Abdul Aziz quite recovered his old gaiety, and soon afterwards one of the royal entourage quietly slipped a bottle of Orston tonic pills to Philby to secure his translation of the precise dosage required.

In 1947 Dr. E. A. White of the American Legation in Jeddah had give Abdul Aziz a thorough medical examination, and had been able almost to chart the kings’ life history on his body:

There are two exit and entry bullet wounds, anterior and posterior to the left iliac crest (the upper flank) … a saber scar on the medical plantar aspect of the right foot … The eyes reveal blindness of the left eye due to corneal scarring of trachoma … All teeth are intact and in excellent condition… The heart is not enlarged, pulse 76, blood pressure 158/90, sounds of good quality with a soft apical systolic murmur. The abdomen is soft and rather obese. There is a small umbilical hernia which has been present all his life.

Abdul Aziz was then seventy and Dr. White summed up his patient’s condition as ‘one of excellent health for a man of his age.’ The king’s only serious affliction was hypertrophic arthritis in his knees, and the doctor gave Abdul Aziz a life expectancy of at least 10 to 15 years.

But less than three years later, in April 1950, a special US medical mission to the Kingdom was reporting Abdul Aziz as ‘considerably aged and enfeebled’, ‘increasingly senile’ and confined permanently to his wheelchair.

The royal arthritis, which Abdul Aziz attributed alternately to ancient battle wounds and to bathing in cold water when he was a child, had struck him down cruelly, and the disability appeared to have afflicted his entire state of health, mental and physical, for the king did not even gesture to rise, but remained slumped in his wheelchair when greeting the American doctors, who included President Truman’s own personal physician, Brigadier Wallace H. Graham. ‘The fire’, wrote Philby, ‘had gone out of him.’

The king spoke in a low, hoarse and dejected whisper, he mumbled his words, and he had no appetite for food of any sort, subsisting on warm, slightly curdled camel’s milk, which he continued to drink from the same ancient chipped enamel mug he had always used.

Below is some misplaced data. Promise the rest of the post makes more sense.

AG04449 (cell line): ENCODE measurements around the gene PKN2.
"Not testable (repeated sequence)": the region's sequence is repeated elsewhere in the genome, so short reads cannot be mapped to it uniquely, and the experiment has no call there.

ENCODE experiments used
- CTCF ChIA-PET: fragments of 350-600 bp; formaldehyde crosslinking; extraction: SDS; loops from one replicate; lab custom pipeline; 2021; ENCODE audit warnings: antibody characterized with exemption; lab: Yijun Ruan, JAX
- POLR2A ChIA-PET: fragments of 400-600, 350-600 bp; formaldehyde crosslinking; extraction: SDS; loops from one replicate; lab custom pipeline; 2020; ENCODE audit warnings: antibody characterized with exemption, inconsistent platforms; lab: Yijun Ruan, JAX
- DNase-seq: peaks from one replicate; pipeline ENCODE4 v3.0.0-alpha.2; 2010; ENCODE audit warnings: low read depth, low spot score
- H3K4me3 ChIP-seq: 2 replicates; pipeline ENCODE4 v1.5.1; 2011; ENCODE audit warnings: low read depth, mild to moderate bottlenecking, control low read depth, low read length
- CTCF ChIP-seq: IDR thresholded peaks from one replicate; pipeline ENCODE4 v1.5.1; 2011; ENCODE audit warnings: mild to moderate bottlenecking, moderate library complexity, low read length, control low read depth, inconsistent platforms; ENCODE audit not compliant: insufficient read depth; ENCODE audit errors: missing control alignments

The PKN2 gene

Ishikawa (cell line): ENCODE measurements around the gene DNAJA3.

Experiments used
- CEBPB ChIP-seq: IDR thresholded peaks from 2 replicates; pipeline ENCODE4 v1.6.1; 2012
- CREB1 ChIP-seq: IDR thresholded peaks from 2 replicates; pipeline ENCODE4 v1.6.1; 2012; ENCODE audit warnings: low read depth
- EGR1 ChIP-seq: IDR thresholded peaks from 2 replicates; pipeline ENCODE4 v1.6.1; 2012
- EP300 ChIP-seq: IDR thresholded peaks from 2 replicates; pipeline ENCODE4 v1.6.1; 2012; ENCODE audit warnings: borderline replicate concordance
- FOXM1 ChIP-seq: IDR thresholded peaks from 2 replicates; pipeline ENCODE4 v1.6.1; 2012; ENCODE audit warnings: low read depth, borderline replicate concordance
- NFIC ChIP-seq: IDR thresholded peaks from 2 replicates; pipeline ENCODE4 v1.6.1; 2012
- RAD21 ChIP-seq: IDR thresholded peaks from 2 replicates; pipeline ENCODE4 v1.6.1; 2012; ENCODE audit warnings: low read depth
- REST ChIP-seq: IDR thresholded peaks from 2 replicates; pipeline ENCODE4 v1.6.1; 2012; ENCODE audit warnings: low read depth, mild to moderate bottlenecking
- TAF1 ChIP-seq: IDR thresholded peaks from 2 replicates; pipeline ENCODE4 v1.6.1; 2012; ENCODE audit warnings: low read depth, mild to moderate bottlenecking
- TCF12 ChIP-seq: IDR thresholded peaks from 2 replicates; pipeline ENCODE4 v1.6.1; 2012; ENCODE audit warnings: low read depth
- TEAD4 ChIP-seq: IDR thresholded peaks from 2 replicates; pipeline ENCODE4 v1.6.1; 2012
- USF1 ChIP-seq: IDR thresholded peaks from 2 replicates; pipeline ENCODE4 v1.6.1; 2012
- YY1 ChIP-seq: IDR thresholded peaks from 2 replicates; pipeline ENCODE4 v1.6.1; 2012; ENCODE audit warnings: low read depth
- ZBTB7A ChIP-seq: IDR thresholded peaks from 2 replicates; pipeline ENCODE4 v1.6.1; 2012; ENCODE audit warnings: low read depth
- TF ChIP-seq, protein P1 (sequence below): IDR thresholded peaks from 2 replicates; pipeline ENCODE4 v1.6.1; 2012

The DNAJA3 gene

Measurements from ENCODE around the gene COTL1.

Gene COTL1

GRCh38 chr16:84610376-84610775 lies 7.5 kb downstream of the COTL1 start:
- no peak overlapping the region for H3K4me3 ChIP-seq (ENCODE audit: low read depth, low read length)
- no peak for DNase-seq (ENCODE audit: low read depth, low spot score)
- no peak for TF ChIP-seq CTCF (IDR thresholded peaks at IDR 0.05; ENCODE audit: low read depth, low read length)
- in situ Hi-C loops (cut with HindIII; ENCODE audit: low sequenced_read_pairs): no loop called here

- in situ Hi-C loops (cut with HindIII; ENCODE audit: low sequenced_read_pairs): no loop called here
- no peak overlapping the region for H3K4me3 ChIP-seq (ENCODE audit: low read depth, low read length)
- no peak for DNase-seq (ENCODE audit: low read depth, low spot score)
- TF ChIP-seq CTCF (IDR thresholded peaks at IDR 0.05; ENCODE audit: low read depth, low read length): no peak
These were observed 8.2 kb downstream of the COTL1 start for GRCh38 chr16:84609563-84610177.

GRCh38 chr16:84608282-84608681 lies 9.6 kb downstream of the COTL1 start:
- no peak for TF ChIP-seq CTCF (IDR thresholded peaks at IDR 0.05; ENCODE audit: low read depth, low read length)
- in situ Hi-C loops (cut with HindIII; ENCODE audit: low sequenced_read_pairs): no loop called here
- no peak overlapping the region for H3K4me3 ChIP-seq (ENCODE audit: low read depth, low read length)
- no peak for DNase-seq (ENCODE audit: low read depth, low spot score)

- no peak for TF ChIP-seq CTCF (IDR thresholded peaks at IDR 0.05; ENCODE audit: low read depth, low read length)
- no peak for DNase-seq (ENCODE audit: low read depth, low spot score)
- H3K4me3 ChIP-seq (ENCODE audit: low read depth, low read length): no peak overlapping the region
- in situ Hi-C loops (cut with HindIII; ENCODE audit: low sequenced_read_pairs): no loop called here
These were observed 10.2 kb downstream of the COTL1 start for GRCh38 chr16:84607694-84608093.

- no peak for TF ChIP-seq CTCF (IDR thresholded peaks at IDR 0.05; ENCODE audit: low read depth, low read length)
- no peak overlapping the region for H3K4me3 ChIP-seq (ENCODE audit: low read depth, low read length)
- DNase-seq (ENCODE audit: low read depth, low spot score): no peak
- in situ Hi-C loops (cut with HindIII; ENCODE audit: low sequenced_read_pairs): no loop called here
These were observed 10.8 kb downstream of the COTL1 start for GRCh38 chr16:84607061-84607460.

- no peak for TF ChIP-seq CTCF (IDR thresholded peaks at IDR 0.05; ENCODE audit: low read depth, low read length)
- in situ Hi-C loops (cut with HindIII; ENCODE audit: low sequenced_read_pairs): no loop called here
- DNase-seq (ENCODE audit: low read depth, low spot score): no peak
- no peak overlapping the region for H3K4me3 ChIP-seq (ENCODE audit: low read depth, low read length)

Ramps were built in his Jeddah palace so that Abdul Aziz could be driven by motor car, if he wished, right up on to the roof to hold his majlis in the old style. But his attention wandered, he would fall asleep, and everyone would sit around in embarrassed silence, shy of continuing their conversation, and scared of waking the king from his slumbers.

One British diplomat, quite unaware of the problem and angry at delays he was encountering at some lower level in the hierarchy, voiced his annoyance to the chief of protocol. ‘Someone’s going to sleep around here,’ he complained, and the outrage he provoked required an apology at ambassadorial level.

There was an attempt in July 1950 to celebrate the golden jubilee of Riyadh’s capture with free mutton and camel feasts in every town, village and settlement in Sa’udi Arabia – an expense, wrote Rives Childs, ‘completely out of proportion to the already wretched state of the country’s finances’. But the celebration was ruined for the old king by the death on its eve of his beloved sister Nura. Then in the following year his bright young son Mansour, the Minister of Defense, also died, still only in his twenties.

Nearly blind in his good eye, practically immobile below the waist and wearing thick woolen socks and Western slippers to try to maintain the circulation in his ankles, Abdul Aziz took to spending more and more time in his harem, in the quarters of his favorite, Umm Talal, sipping coffee, gossiping gently of the past and slipping off into long reveries as he fingered nostalgically the 7-foot spear he still kept beside his bed.

He had little interest in the world around him. When Daan van der Meulen saw the old king in March 1952, the royal beard and mustache dyed black, the gaze dead and lusterless, the Dutchman was struck most painfully by the royal voice: the music had quite gone out of it.

An American oilman at the meeting tried to make conversation, telling the kind how he himself had just recovered from a serious illness and how he now saw how wonderful God’s world was, how beautiful the fair sex could be, and that what really mattered in life was not money or success but religion. Religion ranked above all other things.

The old Wahhabi was not impressed. ‘Tell him’, said Abdul Aziz witheringly to his interpreter, ‘that if he had been a Muslim he need not have fallen ill in order to understand what matters in life. We knew that long ago.’

Overawed by their father to the end, Abdul Aziz’s sons did prevail upon him in the final months to delegate some of his powers to Crown Prince Sa’ud and to a Council of Ministers formed in March 1953. In the blazing summer heat of that year, the seventy-seven year old king was flown south to the cool heights of Taif, lying on the wide interior-sprung mattress with which President Roosevelt’s DC3 had come supplied, and there, at the old Hashimite mountain resort, inside the palace of his second son Faisal, Abdul Aziz ibn Abdul Rahman Al Sa’ud died in the small hours of November 9th, 1953.